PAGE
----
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The order in the world had been decoded, at least up to the atomic level it had been. The two Greeks, Leucippus and Democritus, coined the phrase approx. 500 years BC. They were assuming that all materials are can be divided up to a certain point, then no further. However‚ the 'indivisible' is indeed divisible. Nevertheless, it's astonishing, that this construct (in the philosophy of science) could hold up for as long as it has, and that it will continue to hold up.
Over one hundred years ago, significant new knowledge had been gained in this field. However, one was still working with models. Only a good ten years ago, was one able to make the atomic structures visible by using the STM (Scanning Tunnel Microscope). Primarily, one worked with models that were just complex enough, that they could answer certain questions.
What was important, as the grounds for the above periodic table of the elements, is the knowledge of a nuclear core and the electrons circling it, whereby, the enormous difference between the atom and the core was continuously being pointed out, e.g., by comparing a football stadium to a grain of rice. The core contains at least one positively charged proton, e.g. in Hydrogen, and electrically neutral particles, called neutrons, indeed, not the Hydrogen.
The reason why the electrons circle the core, can be accounted for by their negative charge. Why however, they don't, at some point, fall into the core, is a question of quantum physics, which also has to do with the classification of the electrons, e.g., whether a mass is assigned to them or not. This is of no consequence for our explanation of the above shown table. What we'll try to explain, is how the materials of this world are made up of atoms.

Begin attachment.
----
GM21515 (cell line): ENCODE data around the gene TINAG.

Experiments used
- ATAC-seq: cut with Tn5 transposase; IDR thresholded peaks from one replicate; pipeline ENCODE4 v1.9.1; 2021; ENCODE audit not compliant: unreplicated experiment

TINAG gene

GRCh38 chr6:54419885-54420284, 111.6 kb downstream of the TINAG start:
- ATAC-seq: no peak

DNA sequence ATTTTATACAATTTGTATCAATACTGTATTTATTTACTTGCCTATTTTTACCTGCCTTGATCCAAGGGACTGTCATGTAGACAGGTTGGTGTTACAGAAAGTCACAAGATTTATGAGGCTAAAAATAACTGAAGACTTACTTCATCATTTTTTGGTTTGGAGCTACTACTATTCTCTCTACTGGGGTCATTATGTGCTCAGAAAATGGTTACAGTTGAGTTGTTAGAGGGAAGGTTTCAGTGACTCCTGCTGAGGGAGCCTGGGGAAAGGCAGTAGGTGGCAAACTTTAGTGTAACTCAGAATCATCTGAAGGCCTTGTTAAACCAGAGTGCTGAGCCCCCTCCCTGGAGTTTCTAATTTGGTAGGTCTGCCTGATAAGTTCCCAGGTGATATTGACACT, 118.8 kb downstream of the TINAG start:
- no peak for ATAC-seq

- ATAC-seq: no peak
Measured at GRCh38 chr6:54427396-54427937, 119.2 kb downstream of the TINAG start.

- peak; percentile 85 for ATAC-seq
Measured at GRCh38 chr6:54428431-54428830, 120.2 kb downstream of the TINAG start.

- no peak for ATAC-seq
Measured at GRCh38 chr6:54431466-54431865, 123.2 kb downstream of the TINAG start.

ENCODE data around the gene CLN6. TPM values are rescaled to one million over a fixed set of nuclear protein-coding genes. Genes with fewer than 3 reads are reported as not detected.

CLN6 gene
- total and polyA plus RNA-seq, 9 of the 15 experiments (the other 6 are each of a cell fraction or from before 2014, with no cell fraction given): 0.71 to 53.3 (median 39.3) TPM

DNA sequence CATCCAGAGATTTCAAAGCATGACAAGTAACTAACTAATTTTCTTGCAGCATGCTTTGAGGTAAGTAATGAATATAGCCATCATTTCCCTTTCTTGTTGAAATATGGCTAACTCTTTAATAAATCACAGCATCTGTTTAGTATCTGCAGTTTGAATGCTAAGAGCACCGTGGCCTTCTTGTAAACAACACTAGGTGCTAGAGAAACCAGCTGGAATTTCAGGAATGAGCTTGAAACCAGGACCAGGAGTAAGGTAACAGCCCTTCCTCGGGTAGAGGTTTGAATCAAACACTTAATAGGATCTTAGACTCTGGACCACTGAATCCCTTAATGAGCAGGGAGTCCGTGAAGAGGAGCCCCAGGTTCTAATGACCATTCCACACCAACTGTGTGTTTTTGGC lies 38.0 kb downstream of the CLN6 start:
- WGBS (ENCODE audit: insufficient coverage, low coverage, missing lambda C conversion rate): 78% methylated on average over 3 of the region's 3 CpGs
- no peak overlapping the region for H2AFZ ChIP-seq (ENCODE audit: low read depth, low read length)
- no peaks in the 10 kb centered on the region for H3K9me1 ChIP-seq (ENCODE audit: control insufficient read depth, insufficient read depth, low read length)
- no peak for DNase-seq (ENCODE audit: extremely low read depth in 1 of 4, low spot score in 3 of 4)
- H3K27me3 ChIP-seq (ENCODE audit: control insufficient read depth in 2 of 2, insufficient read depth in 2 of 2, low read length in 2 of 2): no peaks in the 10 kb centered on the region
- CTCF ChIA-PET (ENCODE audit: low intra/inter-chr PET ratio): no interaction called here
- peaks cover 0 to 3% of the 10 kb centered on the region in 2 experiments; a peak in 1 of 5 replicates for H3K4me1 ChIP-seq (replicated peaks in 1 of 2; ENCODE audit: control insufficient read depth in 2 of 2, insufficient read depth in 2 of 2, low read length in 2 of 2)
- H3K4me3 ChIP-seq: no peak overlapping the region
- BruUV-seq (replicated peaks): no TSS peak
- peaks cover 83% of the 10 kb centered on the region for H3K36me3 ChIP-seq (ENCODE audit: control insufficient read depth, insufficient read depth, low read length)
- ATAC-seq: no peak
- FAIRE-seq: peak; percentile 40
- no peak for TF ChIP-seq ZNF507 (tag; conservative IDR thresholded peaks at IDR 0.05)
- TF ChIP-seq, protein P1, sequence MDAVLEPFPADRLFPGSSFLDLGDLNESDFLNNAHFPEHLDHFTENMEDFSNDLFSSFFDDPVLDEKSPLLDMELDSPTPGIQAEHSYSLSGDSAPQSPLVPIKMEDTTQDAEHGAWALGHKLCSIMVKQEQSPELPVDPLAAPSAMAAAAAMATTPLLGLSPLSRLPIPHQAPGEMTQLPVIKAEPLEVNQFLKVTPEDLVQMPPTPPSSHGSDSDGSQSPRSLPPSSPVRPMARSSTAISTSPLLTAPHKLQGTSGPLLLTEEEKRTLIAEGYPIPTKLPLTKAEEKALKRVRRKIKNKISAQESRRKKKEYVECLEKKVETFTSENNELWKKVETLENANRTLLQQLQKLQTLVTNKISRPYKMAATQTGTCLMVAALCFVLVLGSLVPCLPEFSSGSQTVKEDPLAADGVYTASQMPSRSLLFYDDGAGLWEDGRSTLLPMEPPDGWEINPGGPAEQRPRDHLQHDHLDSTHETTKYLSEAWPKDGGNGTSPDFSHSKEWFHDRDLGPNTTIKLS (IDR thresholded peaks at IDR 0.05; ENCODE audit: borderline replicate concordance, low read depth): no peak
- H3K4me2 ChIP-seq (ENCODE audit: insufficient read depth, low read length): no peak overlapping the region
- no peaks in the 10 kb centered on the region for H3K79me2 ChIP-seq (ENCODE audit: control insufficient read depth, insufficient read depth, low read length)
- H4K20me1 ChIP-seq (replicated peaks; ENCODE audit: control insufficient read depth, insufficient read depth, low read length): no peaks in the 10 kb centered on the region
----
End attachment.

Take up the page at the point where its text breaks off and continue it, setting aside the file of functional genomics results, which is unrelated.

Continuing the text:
|Number of protons -> Ordinal number|
The above table, called the periodic table of the elements is, at first sight, ordered according to number of protons in the core. It starts at the top left, with the comparatively simply built up Hydrogen (1 proton). The large gap to the next one, which is Helium (2 protons), is explained by the fact that in the table there are also a number of other common characteristics of various elements. Whatever the case may be, the table ends with Ununoctium (118 protons).
The periodic table of the elements was discovered by Professor Mendelejew in 1869. Because the nuclear models originate from a later period, Mendelejew, in the laboratory in his study, had to assume the relative atomic weight. How was he able to determine this?
At that time, atoms and molecules were known. Thus also the composition of molecules. Perhaps an example of this: If one knows, that a water-molecule is made up of two Hydrogen atoms and one Oxygen atom (H2O), all one needs to do, is to repeat the attempts to obtain water so often, until neither Hydrogen nor Oxygen remains. The weighing, particularly before the last attempt, allows the relative allocation of both atomic weights.
Indeed, at that time a small problem did arise. What the scientists never knew about yet, was that belonging to a material, are also atoms which have a slightly differing number of neutrons. These are also called material isotopes. Thus, e.g., slightly heavier atoms are found in natural Oxygen and in Carbon, which can corrupt the results. Not only for this reason, are different measurement methods normal nowadays . One also speaks of the atomic mass in the comparative measuring.
At that time, only 63 of the 90 natural elements were known. Just how rapid the following develpments were, is shown by the fact that 30 years earlier, only 53 elements were known. Another interesting point e.g., is that because of Mendelejew's classification into seven groups, gaps were created for elements, whose properties he could already forecast. Three of those were even found while he was still alive. 03/13
Atoms and the Periodic Table (English language)